Two weeks ago, we took a look at some Classic Rock albums that don’t get enough love. This week, we’ll take a peak at five of the best Live Classic Rock albums. A few disclaimers before we get started: Only official, live releases are included. Nothing more than a double album was considered. In other words, no box sets. Now that you know the rules, grab your lighter and muzzle the chants for Freebird for our Classic Rock Encore:
5. Neil Young – Live Rust
You get the best of both Neils on this collection pulled from a San Francisco performance in late 1978. Young’s calming voice and mellow mind is showcased in the opening tracks, including Sugar Mountain, I am a Child, Comes a Time and After the Gold Rush. Then his fractured-chord, straight ahead rock and roll takes over. When You Dance I Can Really Love kicks off the party as Young slowly builds to a trifecta of powerhouses – Powderfinger, Cortez the Killer and Cinnamon Girl.
Prior to the classic The Needle and the Damage Done, you can clearly hear a serious storm move in. Stagehands worry about guitars and Young leads the crowd in a chant of “No Rain!” I recall hearing a legend about that chant serving as inspiration to Blind Melon’s bumble bee friendly single of the same name. True or not, this album is certainly inspiring enough to make it believable.
Read on for more of Luke’s list…
4. Grateful Dead – Reckoning
Yeah yeah, I know The Dead have released about 12 million live albums through their various series and this one is probably a far afterthought after Live Dead, Europe `72 and many others. But the Dead, obviously known for their long, psychedelic jams and expansive approach to concerts, stripped down wonderfully and showed its acoustic talents on this release featuring songs from the band’s September – October, 1980 performances at San Francisco’s Warfield Theater and New York’s Radio City Music Hall.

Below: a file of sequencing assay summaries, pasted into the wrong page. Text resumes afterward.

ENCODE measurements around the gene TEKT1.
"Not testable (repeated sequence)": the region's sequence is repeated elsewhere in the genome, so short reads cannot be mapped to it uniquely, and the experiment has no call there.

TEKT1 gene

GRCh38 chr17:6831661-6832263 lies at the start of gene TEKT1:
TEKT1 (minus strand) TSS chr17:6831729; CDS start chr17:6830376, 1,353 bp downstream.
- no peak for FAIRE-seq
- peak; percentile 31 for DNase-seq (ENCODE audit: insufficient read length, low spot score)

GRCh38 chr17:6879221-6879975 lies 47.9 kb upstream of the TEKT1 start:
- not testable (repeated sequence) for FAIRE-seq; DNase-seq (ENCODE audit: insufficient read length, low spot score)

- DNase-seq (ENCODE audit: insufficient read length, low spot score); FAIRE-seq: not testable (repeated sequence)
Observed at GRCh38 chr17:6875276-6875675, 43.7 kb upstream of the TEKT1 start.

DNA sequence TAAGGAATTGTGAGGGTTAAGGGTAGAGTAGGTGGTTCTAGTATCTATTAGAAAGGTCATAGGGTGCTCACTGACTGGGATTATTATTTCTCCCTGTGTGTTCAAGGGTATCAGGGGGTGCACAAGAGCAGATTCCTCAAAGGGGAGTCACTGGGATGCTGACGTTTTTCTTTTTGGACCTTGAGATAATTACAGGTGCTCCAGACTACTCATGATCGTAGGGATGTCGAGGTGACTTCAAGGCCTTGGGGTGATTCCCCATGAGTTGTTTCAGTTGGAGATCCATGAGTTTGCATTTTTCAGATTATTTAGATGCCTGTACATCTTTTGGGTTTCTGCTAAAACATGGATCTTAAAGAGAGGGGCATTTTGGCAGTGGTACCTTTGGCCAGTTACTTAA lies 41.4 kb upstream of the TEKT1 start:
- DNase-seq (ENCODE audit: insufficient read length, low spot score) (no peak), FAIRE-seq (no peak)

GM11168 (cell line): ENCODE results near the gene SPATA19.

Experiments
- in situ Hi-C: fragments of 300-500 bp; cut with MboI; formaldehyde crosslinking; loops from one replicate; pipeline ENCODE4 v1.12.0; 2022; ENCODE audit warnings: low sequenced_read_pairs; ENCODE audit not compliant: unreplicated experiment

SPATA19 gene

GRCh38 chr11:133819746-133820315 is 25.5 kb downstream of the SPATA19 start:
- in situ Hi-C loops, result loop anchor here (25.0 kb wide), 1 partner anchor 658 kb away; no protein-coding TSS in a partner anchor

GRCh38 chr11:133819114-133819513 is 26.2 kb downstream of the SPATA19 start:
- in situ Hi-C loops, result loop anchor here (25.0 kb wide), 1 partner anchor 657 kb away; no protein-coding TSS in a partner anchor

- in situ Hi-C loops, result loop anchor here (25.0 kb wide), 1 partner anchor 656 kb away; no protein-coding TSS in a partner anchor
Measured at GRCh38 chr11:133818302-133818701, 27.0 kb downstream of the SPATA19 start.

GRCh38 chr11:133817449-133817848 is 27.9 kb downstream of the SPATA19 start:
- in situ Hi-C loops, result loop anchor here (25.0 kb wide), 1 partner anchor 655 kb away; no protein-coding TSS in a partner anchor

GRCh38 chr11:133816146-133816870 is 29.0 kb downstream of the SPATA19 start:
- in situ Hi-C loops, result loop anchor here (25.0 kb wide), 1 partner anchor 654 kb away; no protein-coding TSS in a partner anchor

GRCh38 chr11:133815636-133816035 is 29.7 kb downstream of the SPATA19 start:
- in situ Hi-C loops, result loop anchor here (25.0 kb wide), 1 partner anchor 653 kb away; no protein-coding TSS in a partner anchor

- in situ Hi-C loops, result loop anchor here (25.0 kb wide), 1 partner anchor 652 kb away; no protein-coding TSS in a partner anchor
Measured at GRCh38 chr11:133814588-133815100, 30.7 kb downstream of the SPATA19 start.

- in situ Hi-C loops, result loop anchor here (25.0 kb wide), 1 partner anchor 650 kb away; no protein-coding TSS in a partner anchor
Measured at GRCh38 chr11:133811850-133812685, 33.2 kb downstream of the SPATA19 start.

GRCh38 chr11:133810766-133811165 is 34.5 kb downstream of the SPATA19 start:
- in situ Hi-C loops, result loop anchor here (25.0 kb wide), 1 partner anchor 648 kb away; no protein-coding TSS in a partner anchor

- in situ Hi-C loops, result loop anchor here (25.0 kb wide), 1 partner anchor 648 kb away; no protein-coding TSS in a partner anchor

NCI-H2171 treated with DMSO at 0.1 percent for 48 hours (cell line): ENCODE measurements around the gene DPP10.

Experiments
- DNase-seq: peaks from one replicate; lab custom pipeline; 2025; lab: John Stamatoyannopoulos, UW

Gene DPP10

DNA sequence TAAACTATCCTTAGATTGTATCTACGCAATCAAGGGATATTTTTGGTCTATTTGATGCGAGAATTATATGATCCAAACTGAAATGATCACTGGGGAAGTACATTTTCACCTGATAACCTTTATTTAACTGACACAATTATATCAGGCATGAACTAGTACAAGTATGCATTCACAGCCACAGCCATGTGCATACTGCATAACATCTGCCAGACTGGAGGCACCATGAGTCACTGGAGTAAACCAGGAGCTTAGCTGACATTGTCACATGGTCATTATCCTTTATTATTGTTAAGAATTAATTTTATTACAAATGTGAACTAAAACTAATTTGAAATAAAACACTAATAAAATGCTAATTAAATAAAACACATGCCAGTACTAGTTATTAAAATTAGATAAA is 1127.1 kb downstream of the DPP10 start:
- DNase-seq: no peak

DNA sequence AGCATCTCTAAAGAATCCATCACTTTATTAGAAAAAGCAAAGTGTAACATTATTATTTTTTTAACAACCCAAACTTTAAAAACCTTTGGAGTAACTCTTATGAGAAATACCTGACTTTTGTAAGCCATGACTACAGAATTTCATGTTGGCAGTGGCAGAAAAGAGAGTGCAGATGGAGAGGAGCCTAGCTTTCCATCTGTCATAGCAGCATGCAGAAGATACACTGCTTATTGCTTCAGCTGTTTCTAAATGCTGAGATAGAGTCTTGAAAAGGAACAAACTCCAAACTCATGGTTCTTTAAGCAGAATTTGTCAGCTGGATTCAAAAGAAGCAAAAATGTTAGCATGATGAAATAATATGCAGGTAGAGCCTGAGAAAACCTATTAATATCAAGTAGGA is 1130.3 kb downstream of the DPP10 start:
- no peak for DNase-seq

Highlights include a beautiful and subtle Birdsong, a playful Cassidy and the heart-wrenching ballads – China Doll and To Lay Me Down where Jerry Garcia’s voice creaks and cracks in all the right places. The album closes with an effervescent Ripple that is so joyful; you can practically feel Garcia smiling. It’s not the most popular Dead live release, but it might be the most poignant.
3. The Who – Live at Leeds
Recorded at the University of Leeds on February 14, 1970, this compilation represents the only official live recording The Who released featuring music from its heyday (AKA: before Keith Moon died). The original release featured a mere six tracks – Young Man Blues, Substitute, Summertime Blues, Shakin’ All Over, My Generation and Magic Bus – but a remastered version emerged in 1995 extending the tracklist to 14 songs, including eventual Who classics and Moon showcases A Quick One While He’s Away and I’m A Boy. In 2003, yet another version appeared on the scene, this time as a two-disc, 33-song marathon. Disc two contains the entire performance of the Tommy rock opera, highlighted by ferocious versions of Amazing Journey > Sparks and We’re Not Gonna Take It.
2. The Rolling Stones – Get Yer Ya Ya’s Out
The Stones recorded this album during a two-night stand at Madison Square Garden in November, 1969 when they were still young and hungry…as opposed to now when they are old and money hungry. The album features stellar versions of Stones hits such as Sympathy for the Devil, Jumpin’ Jack Flash, and Street Fighting Man but also included more blues-oriented numbers such as Stray Cat Blues and the wrenching Love In Vain. This version of Midnight Rambler is legendary for Mick Jagger’s wailing harmonica combining with new-at-the-time Mick Taylor’s bluesy guitar riffs. The album cover, featuring drummer Charlie Watts with guitars and binoculars hanging from the neck of a donkey, was a subtle nod to a line in Bob Dylan’s Visions of Johanna.
1. Talking Heads – Stop Making Sense
The Talking Heads released The Best Fucking Concert Film Ever in 1984. The movie, directed by Jonathan Demme, was shot over three nights in December 1983 at Los Angeles’ Pantages Theater, as the group was touring in support of its Speaking in Tongues album. The release captured the Talking Heads at their most rhythmic and most theatrical. Leaving the wonderful visuals of the video aside, the music itself is pure bliss. Starting with just David Byrne and a beatbox on Psycho Killer, additional musicians, including Bernie Worrell and percussionist Steve Scales, who tears apart Slippery People, fill the stage until the Heads find themselves emerged in an aquarium of sound. In 1999, a restored and remastered version of both the film and the soundtrack were released. If you haven’t seen and heard this film/soundtrack, crawl out of your cave and find it.
What are your favorite live albums?